Third-episode verdict: No Activity (US: CBS All Access)

Patrick Brammall's world domination continues

No Activity

In the US: Sundays, CBS All Access

I think Patrick Brammall has a plan for world domination. I really do. He was certainly doing his best to take over Australia, with The Moodys and then Upper Middle Bogan. Then there was Glitch, in which he was the lead, but that didn’t stop him from cameoing in The Letdown.

But that wasn’t enough for him, oh no. Then he tried his luck in the US with appearances in Life In Pieces and New Girl, as well two pilots: Furst Born and a remake of Upper Middle Bogan (what would they have called that, I wonder?).

Apparently, that still wasn’t enough for Brammall, because he also decided that as well as acting in TV shows, he’d start writing them, too. His first effort was No Activity, an award-winning comedy cop show that’s so far run for two seasons on Australian streaming service Stan and is going to start its third season this week. He co-created it and starred in it, too.

Enough? Never. Not for the Bond villain-esque Brammall. He naturally took the show to America and is now starring in and co-writing an adaptation that is now airing on US streaming service CBS All Access.

No Activity

No Activity (US) isn’t a carbon-copy of the original Stan show, but it’s pretty close. It’s essentially a rolling series of comedic two-handers with very little action that follows two San Diego cops – Brammall and Son of Zorn‘s Tim Meadows – as they sit in their car on a stakeout making small talk. In a nearby warehouse, there are some criminals, one of whom is Jesse Plemons (Fargo). Back in the cops’ dispatch centre are old-hand Amy Sedaris and new arrival Sunita Mani (Mr Robot). And somewhere in the bowels of the earth are two Mexicans digging a tunnel (Narcos‘ Arturo Castro and Adrian Martinez).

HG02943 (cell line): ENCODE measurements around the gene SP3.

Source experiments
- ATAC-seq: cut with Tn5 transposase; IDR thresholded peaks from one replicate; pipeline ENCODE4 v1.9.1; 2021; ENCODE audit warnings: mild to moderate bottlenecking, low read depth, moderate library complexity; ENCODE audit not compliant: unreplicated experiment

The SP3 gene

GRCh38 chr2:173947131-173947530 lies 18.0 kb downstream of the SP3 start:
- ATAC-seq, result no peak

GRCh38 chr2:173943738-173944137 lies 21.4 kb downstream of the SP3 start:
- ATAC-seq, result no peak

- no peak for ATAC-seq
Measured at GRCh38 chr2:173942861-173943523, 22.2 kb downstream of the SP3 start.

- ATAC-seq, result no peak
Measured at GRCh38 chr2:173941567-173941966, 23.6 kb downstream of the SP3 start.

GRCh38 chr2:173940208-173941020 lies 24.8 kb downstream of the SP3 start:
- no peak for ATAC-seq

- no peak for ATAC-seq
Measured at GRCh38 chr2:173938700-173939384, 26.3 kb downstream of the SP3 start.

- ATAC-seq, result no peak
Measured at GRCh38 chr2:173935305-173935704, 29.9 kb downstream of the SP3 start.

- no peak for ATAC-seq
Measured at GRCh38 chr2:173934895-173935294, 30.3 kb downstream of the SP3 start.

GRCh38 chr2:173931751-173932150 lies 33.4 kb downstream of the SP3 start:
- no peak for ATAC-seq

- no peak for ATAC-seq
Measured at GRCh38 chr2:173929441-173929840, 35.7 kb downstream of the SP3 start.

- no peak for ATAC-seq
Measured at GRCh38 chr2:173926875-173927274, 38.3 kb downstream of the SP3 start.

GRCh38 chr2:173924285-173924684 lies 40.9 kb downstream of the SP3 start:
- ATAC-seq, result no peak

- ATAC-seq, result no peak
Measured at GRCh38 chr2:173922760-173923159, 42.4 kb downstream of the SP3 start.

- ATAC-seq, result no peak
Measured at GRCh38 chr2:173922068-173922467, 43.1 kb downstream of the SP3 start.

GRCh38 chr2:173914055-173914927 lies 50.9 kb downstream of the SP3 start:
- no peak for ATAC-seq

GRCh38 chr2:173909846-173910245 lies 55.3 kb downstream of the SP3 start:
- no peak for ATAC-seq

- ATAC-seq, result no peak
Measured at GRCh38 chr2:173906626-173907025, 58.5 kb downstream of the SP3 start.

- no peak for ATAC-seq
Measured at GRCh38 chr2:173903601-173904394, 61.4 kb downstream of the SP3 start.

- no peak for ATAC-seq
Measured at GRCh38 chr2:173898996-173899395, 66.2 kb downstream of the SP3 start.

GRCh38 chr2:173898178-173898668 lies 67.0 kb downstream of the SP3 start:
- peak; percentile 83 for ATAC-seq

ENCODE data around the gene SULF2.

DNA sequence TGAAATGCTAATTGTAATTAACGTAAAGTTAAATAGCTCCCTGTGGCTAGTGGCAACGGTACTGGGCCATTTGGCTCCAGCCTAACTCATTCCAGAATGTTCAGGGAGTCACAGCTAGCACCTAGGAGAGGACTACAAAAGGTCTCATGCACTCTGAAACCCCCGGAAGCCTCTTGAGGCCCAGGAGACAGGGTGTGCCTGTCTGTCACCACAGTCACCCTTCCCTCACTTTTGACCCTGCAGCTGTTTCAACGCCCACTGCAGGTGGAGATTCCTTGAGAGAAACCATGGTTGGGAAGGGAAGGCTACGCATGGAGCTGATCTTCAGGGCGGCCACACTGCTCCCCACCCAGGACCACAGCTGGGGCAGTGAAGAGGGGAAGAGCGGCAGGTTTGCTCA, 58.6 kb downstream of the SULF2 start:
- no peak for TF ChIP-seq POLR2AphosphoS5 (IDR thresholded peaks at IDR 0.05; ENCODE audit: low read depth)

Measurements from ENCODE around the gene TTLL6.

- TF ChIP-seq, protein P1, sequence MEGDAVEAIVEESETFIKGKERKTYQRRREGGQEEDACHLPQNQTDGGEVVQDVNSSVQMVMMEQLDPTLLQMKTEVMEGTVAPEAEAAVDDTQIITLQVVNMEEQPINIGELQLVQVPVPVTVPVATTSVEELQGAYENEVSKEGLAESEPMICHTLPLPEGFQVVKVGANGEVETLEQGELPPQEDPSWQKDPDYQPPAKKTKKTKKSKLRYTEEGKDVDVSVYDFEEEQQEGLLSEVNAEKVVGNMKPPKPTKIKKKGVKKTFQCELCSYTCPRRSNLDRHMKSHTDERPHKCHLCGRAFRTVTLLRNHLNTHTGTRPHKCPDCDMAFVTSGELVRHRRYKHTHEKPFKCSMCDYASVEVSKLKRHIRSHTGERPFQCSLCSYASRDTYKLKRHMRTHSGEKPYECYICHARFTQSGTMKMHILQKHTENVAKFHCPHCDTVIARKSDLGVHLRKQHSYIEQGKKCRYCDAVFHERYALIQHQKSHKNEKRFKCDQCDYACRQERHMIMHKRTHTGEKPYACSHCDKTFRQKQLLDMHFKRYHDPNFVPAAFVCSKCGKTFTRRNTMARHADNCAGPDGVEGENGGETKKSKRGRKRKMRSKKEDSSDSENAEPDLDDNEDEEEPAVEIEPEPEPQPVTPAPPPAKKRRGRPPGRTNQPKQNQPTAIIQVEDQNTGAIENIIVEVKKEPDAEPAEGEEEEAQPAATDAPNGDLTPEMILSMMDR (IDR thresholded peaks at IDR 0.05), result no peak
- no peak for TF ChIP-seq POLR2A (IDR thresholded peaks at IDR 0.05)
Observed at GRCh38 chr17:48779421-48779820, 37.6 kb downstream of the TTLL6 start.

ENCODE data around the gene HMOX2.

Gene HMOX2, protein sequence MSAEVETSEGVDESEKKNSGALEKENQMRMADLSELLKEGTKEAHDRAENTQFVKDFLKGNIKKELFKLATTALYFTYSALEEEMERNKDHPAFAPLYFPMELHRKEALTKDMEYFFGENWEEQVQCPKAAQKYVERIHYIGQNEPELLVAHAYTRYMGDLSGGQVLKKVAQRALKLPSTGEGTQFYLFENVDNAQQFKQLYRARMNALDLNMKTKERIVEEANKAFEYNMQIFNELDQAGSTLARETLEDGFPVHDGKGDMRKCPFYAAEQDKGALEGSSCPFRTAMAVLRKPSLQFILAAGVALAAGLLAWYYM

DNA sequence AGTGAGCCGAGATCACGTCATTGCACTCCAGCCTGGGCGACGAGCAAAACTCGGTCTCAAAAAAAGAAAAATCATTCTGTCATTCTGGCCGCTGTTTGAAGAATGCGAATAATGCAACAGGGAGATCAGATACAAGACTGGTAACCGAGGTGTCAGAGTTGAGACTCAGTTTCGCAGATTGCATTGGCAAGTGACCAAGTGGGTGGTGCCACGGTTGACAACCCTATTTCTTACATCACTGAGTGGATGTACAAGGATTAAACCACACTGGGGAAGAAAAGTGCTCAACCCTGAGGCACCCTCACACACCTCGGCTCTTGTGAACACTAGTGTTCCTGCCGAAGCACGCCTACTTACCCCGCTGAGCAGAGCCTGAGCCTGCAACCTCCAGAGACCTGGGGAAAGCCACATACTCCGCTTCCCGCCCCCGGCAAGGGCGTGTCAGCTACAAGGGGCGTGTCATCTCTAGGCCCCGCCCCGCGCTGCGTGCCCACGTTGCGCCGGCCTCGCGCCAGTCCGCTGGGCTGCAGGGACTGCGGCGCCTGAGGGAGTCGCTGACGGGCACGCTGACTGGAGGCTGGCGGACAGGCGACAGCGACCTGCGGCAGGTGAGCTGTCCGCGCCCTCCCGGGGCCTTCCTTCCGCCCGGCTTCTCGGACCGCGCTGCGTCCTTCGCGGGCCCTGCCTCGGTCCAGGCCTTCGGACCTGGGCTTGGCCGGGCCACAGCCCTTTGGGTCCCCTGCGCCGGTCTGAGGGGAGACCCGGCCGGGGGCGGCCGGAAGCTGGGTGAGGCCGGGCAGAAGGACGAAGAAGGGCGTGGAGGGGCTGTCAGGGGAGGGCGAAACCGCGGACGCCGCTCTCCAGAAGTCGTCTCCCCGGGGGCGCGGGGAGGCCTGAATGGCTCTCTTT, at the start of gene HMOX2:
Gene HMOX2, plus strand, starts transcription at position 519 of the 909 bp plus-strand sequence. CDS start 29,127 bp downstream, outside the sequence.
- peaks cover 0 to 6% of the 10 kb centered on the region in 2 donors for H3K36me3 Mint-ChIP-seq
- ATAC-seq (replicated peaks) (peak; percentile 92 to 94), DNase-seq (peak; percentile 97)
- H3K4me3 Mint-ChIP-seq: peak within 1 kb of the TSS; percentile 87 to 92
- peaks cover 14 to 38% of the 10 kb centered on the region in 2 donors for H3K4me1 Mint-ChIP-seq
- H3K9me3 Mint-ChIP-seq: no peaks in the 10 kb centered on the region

Pretty much every episode is just a series of banal conversations, since not a lot is happening. Everyone is too way down the food chain to be doing anything important. The crims are too busy chatting to do anything criminal. The tunnellers are too busy digging and no one knows they’re there. The cops aren’t doing anything because no one else is doing anything. And that means the dispatchers at the call centre aren’t doing anything.

Instead, everyone talks about whatever’s on their minds, whether that’s the dodgy letter-exchange that Sedakis has going on with her son, what’s the most effective ‘character’ to put on if you need to extract information, what their comedy special is going to be called and how to tell a joke.

Given that this is from Funny Or Die, don’t be too surprised that there’s a whole bunch of top guest stars getting in on the (lack of) action in this version of No Activity. Episodes 1 and 2 see Bob Odenkirk (Better Call Saul, Breaking Bad) as a port security guard trying to assert his (lack of) authority over the cops by radio. Will Ferrell himself shows up in episodes 2 and 3 as the unemployed boyfriend of Plemons’ mum. JK Simmons arrives in episode 2 as another cop, who’s just moved to San Diego for the saddest and darkest of reasons. Mackenzie Davis (Halt and Catch Fire) will be along soon and Jake Johnson, who appeared in the Australian version, will also be showing up.